Mass outdoors, Montreal

The Outdoor Mass: The Warmth of A Presence

Due to the Omicron wave, in December further restrictions were put in place and Churches had to close. Msgr Lepine decided to start celebrating mass outdoors. Despite the cold weather, the number of faithful attending this mass keeps growing.
Marc Beauchamp

It was no surprise for us when Quebec's Premier François Legault announced back in December that due to the coming tsunami of the Omicron wave, all churches and places of worship would shut down, as part of the many restrictions aimed to prevent more infections.

But unlike what happened during the previous lock downs, the surprise came from the Archbishop Msgr Christian Lépine. Not a complaint, but a bold gesture. So not only Masses would be broadcast as before on TV and YouTube (Salt and Light), but this time the Church would also offer Mass to the faithful in person, outdoors! He asked that a small altar would be set in the parking lot behind the Cathedral with a “tempo” type plastic covering. A rudimentary sound system with two mics was found, the cars were displaced and voilà! All priests serving at the archdiocese took rounds at celebrating daily Mass, and the people started coming. And since the beginning of January the number of faithful continues to grow every week, and so does the number of daily Masses.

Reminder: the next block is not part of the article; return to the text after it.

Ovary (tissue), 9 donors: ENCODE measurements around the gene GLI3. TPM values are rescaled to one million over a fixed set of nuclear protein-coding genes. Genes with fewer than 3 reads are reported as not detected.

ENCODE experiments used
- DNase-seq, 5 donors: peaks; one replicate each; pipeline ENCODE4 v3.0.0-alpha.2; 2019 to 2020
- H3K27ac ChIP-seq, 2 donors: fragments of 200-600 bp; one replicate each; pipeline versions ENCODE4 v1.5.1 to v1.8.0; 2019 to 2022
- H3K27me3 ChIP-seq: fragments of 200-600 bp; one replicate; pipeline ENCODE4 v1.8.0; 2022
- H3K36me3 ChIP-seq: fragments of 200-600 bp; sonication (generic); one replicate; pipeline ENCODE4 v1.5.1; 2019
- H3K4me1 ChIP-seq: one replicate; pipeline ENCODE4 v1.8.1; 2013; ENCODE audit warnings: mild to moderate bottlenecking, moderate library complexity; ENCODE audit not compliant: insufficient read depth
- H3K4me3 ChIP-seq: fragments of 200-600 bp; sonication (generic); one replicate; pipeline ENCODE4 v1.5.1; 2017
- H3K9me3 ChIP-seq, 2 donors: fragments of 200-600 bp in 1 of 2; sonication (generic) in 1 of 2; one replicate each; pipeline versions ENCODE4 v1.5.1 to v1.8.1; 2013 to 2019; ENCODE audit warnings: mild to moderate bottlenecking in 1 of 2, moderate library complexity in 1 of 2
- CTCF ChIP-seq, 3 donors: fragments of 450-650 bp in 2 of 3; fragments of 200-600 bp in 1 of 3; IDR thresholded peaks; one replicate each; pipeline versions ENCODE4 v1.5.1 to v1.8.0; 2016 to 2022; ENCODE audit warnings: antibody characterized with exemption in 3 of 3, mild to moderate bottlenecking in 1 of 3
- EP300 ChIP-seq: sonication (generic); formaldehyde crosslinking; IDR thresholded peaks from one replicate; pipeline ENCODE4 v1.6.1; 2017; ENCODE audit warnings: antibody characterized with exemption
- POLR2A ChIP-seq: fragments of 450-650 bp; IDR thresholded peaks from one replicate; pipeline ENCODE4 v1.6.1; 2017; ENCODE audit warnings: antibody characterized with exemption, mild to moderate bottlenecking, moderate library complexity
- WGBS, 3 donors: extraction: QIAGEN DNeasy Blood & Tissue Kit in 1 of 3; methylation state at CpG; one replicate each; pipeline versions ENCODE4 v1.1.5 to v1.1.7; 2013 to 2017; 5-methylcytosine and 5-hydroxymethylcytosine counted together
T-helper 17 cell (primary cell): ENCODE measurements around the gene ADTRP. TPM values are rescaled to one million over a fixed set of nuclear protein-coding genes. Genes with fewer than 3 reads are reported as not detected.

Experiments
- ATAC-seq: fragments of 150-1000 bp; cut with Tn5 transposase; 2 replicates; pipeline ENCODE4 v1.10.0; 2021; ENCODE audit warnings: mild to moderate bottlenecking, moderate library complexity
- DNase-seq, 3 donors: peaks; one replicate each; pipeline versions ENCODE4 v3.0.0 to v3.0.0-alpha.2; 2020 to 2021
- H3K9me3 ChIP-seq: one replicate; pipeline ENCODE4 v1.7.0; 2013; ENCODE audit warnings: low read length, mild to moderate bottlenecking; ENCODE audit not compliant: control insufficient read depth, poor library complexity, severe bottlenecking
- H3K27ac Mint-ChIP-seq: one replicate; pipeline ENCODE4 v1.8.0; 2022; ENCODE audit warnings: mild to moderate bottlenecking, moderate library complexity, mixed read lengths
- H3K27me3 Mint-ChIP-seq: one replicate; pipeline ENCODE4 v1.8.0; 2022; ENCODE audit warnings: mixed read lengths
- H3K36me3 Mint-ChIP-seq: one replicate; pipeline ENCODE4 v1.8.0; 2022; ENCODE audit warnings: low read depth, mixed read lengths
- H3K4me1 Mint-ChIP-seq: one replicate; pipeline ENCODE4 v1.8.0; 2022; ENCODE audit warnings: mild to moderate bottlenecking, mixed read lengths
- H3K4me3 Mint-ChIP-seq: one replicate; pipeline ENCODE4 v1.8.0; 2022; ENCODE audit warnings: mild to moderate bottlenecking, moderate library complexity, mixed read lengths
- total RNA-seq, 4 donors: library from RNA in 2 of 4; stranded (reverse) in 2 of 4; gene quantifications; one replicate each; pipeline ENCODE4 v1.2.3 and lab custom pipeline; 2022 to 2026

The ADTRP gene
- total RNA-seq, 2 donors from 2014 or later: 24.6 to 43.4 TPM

The strangeness of this event is for sure amplified by the particularly harsh weather conditions this year, as we are facing one of the coldest months of January in recent memory. But such obstacles did not dampen the enthusiasm of the faithful, quite the contrary.

And the view of a crowd standing in prayer under a chilly wind reaching sometimes minus 25 or minus 30 degrees is truly stunning. Imagine limping elderly ladies walking on the icy parking lot with the help of their cane, families with young children following obediently in silence, some “new immigrants wearing light winter clothes… all of them praying as one. I look at them, and I look at the host elevated at the consecration by the freezing hands of the priest, and all kinds of doubt or lament vanish in me: Christ is here, I have nothing to fear. As I take communion before leaving this field of ice and snow, I cannot but admit the obvious: through limited persons for whom Christ is everything and who said “yes” to Him, He is finding a way to be present in the flesh, again, for me and for all.

As we walk to our cars, we look at one another, silently, filled with gratitude and joy for such an event. The troubles are still there, the pandemic is not over, but His presence clearly prevails.